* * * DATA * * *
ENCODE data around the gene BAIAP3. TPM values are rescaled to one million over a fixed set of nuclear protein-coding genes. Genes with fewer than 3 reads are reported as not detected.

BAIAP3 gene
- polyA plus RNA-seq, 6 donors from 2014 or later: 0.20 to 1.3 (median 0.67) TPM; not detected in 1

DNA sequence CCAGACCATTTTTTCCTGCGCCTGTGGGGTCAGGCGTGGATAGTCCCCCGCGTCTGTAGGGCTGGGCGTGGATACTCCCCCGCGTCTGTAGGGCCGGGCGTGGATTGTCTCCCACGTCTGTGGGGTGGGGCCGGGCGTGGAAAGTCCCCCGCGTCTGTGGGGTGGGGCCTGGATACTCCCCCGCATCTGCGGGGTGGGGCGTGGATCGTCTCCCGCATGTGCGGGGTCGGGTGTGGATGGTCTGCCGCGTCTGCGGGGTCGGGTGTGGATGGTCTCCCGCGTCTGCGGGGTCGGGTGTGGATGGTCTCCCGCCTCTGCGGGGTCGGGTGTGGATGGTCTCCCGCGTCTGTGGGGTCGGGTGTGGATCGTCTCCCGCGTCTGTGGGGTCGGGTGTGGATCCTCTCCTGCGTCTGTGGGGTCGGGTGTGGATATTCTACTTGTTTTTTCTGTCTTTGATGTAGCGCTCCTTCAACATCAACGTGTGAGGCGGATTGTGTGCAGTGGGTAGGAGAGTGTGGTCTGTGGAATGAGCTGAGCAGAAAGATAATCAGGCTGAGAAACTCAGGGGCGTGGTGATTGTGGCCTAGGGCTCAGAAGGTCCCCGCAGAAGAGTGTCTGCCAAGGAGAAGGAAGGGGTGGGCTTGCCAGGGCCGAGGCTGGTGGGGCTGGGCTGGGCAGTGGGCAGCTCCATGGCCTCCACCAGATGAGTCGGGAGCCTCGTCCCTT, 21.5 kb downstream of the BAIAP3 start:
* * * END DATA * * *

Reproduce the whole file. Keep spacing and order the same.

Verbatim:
ENCODE data around the gene BAIAP3. TPM values are rescaled to one million over a fixed set of nuclear protein-coding genes. Genes with fewer than 3 reads are reported as not detected.

BAIAP3 gene
- polyA plus RNA-seq, 6 donors from 2014 or later: 0.20 to 1.3 (median 0.67) TPM; not detected in 1

DNA sequence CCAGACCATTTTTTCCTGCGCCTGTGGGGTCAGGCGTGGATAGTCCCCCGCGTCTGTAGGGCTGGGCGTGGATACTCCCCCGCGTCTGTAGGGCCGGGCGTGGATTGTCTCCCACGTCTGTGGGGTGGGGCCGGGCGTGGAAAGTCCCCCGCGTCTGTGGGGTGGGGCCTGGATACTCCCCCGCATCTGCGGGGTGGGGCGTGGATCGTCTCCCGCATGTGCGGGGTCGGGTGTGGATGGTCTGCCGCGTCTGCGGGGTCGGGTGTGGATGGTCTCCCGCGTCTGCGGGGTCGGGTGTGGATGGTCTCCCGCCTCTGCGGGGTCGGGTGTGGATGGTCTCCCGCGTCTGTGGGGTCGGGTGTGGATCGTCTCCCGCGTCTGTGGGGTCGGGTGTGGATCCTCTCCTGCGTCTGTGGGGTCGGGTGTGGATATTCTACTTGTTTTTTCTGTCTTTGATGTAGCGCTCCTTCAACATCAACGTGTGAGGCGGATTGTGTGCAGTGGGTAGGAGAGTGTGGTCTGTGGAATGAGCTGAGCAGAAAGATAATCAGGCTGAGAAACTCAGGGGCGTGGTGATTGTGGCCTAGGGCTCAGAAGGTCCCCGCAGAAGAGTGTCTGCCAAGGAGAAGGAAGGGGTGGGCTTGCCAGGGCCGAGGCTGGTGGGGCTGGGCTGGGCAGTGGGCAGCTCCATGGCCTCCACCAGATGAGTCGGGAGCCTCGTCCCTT, 21.5 kb downstream of the BAIAP3 start: